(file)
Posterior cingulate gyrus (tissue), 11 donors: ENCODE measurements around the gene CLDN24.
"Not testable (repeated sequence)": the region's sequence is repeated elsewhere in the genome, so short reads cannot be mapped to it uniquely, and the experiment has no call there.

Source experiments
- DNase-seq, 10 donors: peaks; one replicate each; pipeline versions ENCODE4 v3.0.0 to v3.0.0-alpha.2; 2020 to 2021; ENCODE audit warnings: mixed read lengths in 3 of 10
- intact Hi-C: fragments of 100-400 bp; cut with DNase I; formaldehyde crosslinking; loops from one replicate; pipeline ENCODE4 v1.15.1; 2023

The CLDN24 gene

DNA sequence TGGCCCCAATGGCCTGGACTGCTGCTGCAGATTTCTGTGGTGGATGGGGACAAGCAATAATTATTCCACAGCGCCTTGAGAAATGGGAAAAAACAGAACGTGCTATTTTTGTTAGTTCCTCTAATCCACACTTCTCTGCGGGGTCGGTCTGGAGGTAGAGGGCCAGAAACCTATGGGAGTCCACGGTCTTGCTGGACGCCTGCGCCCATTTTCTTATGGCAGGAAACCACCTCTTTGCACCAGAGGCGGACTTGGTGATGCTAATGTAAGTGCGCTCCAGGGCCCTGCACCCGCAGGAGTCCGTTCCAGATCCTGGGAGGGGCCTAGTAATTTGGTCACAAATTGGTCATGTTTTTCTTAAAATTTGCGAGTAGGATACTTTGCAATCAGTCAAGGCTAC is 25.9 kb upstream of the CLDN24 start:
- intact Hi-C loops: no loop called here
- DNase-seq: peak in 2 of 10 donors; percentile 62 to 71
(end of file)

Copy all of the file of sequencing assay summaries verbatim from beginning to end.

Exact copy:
Posterior cingulate gyrus (tissue), 11 donors: ENCODE measurements around the gene CLDN24.
"Not testable (repeated sequence)": the region's sequence is repeated elsewhere in the genome, so short reads cannot be mapped to it uniquely, and the experiment has no call there.

Source experiments
- DNase-seq, 10 donors: peaks; one replicate each; pipeline versions ENCODE4 v3.0.0 to v3.0.0-alpha.2; 2020 to 2021; ENCODE audit warnings: mixed read lengths in 3 of 10
- intact Hi-C: fragments of 100-400 bp; cut with DNase I; formaldehyde crosslinking; loops from one replicate; pipeline ENCODE4 v1.15.1; 2023

The CLDN24 gene

DNA sequence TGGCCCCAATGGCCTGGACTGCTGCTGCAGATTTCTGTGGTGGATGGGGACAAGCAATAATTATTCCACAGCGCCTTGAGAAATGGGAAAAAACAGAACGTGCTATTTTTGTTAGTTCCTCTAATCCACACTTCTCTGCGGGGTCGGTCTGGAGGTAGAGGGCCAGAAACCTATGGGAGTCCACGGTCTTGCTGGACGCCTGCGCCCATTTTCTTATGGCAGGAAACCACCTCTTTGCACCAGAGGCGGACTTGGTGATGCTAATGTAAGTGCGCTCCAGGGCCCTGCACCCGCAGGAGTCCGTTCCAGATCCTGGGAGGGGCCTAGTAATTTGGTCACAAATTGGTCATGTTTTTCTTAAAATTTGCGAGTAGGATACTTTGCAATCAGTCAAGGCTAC is 25.9 kb upstream of the CLDN24 start:
- intact Hi-C loops: no loop called here
- DNase-seq: peak in 2 of 10 donors; percentile 62 to 71